I realised that I have been knitting away on the latest shawl without putting up a photograph. It is the Captiva wrap, by Carol Feller. I bought the pattern at Knit Nation last year, mainly because the stall had a kntted example on display, and so you could see the elegance of it. It is a beautiful wrap, and perfectly staightforward to knit, but in some ways something of a pain. Because of all the short rows, and the undulating edging, you have to constantly count, even though it is mainly garter stitch.

Still, it is working up quite well, although I am keeping my fingers crossed that it really is going to block out to the right depth.....

I would like to get it finished for SOAR, but that may be a wish too far. Arrangements for which trip are nearly all in place. More of a trippery trip and rather less SOAR, for various reasons, this year. Nine days at the shore at the very top of Cape Cod, three days at SOAR itself, and then a couple of days in Boston. Fingers crossed again that there are no hurricanes while we are there!

Friday, September 02, 2011

Best of intentions......

(Edited to add - the pc is speaking to the card reader now, so photos added!.)

I started off very well. I got out some really pretty fibre batts from the stash (from FeltStudioUK, I think) and sat and stared at them in a purposeful manner whilst thinking how I might approach spinning them and with what end in view.

I do hope you are impressed?

There not being such a huge quantity, I decided that I would divide the batts pretty much by colour and spin to knit with singles. The hope is to have sufficient for a shawlette, but if not, fingerless mitts could also be made to work (I could either knit them in garter stitch to sew up at the end, or knit in the round and enjoy the slanting stitches.) So, off I went, full of enthusiasm and hoping to have the yarn spun quite soon.

Of course, life isn't like that, is it?

Firstly, we had an enjoyable day packing up the Journals for the Online Guild, something we have been promising to do for ages and not being able to, so I was very glad to finally get a chance. Two years or so, apparently, before our turn will come round again - I wouldn't mind more often, good company, good lunch and a job well done is a fine way to spend time!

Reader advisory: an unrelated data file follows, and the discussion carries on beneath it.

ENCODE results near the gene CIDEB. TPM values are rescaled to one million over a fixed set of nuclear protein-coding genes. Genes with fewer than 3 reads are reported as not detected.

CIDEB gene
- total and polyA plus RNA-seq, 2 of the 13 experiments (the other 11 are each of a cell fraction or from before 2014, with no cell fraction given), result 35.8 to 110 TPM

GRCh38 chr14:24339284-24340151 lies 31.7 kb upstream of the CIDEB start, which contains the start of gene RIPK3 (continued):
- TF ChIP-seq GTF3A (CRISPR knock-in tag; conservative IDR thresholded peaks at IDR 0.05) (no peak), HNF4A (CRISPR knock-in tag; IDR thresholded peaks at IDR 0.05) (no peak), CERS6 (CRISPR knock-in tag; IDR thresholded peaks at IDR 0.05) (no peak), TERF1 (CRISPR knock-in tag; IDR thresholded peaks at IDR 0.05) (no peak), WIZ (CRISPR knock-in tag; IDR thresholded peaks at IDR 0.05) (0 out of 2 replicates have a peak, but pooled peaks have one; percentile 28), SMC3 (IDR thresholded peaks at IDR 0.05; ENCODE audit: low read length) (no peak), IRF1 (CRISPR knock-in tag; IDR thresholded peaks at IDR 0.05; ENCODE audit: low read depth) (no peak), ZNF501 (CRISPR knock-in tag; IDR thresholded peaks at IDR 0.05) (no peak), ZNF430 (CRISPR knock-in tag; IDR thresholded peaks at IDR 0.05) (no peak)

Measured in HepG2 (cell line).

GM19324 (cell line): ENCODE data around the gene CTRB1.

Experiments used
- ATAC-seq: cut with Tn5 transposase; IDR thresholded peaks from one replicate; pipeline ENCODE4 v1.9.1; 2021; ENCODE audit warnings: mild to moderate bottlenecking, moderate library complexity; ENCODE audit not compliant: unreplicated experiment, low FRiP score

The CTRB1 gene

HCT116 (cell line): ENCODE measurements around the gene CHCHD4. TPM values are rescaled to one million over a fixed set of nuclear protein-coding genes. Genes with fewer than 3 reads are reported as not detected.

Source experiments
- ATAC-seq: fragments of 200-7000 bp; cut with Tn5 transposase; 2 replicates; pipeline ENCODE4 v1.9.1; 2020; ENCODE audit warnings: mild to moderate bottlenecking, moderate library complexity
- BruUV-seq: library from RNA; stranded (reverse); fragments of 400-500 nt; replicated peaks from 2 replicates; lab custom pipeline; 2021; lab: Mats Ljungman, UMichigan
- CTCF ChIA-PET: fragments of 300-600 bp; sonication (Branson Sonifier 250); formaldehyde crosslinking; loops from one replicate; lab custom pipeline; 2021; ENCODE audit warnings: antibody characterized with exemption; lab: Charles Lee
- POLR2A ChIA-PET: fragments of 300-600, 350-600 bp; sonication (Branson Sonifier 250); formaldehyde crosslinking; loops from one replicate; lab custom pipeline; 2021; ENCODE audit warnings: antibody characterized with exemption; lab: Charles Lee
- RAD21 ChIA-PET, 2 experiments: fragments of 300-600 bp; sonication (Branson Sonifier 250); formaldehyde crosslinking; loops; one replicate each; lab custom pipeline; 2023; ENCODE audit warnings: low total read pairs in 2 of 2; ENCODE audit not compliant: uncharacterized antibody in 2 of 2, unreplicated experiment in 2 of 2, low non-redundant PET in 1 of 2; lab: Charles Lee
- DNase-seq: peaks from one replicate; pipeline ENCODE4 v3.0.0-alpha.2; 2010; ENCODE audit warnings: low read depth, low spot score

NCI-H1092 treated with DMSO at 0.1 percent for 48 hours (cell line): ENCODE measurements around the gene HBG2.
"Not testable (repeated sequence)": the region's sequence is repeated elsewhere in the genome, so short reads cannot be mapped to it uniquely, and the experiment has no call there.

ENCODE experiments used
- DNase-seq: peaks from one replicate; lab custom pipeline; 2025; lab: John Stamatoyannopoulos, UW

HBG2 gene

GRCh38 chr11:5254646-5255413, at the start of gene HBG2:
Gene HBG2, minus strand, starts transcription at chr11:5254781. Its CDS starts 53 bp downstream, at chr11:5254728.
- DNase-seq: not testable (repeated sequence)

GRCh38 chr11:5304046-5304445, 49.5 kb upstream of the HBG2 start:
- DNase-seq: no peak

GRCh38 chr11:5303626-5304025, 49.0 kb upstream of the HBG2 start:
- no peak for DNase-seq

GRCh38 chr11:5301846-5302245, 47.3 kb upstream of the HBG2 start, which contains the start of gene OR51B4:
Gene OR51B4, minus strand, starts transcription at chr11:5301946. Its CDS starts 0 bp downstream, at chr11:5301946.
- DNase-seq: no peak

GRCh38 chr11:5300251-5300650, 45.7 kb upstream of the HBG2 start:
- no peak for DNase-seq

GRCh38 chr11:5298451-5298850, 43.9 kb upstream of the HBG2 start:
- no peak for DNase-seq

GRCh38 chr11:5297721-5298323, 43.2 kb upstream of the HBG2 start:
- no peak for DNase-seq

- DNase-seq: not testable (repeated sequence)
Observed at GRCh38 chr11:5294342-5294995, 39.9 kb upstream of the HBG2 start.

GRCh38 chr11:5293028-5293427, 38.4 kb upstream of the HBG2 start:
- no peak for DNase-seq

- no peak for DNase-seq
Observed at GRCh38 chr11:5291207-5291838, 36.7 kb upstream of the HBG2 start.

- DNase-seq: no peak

The next day we had scheduled to visit my mother, as we hadn't been over for a while what with being away. I'll come back to this.

I then had a couple of days of feeling seedy, before the Bank Holiday weekend and some more family visiting, which was all very nice but didn't leave much time for more than a little gentle knitting.

Tuesday to Thursday - ah, bliss! The DSM went off to York for a chess gathering, which should have left me lots of time for spinning, but somehow the time managed to get filled up with bookgroups and shopping and socialising - all my own fault and I had a really nice couple of days, so I shouldn't complain....

I decided, though, that on the Thursday, I should go to York to pick the DSM up, visit the friends he had been staying with, but most importantly, visit my mother again. This should give you the clue that stuff rather more personal than usual is about to follow, so, be warned.

When we had seen her the week before, I had been totally stunned by the change in her. She had moved rooms, for various reasons, and this was the first time I had been to the new one, so I was a little unsure if we had the right room or not. I didn't recognise the shrunken little woman lying in the bed - that wasn't my mother. But it was. She was asleep, and confused when we woke her, but she did know us and made valiant efforts to talk with us. We stayed a while, and then, as she was struggling to stay awake, we left. We took the opportunity to talk to the care home manager on the way out, but there wasn't much she could tell us. Nothing diagnosably wrong - my mother is just fading out. The process is accelerating, but of course, no one can have any idea about timescale.

You always know this time will come - and in my case, given the relationship with my mother, I have always known that it would be a...shall we say, very complicated time. You can't gauge your feelings, reactions in advance. And now I find I can't easily do that anyway.

But the visit on Thursday was very useful for me. Although my sister had seen her on Saturday and had felt that she was better, I felt that she had slipped a bit further away on this visit. She did know me, tried even more valiantly to talk, but after about ten minutes, fell deeply asleep again (apparently she spends most of the time like that now). I sat there, sometimes knitting, for about an hour. Sometimes, though, I was just pondering. There is a lot to process.

I will go again in a few days - it is just that bit too far to go every day, although I could go over and stay if that becomes appropriate. I don't think that she is remembering our visits, but that isn't the point.

Meanwhile, I shall knit on, and hopefully fit some spinning in as well. We are demo-ing cotton spinning up at Gibson Mill next weekend, so I need to practise that a bit. Nice, meditative stuff.

Thanks for bearing with me...........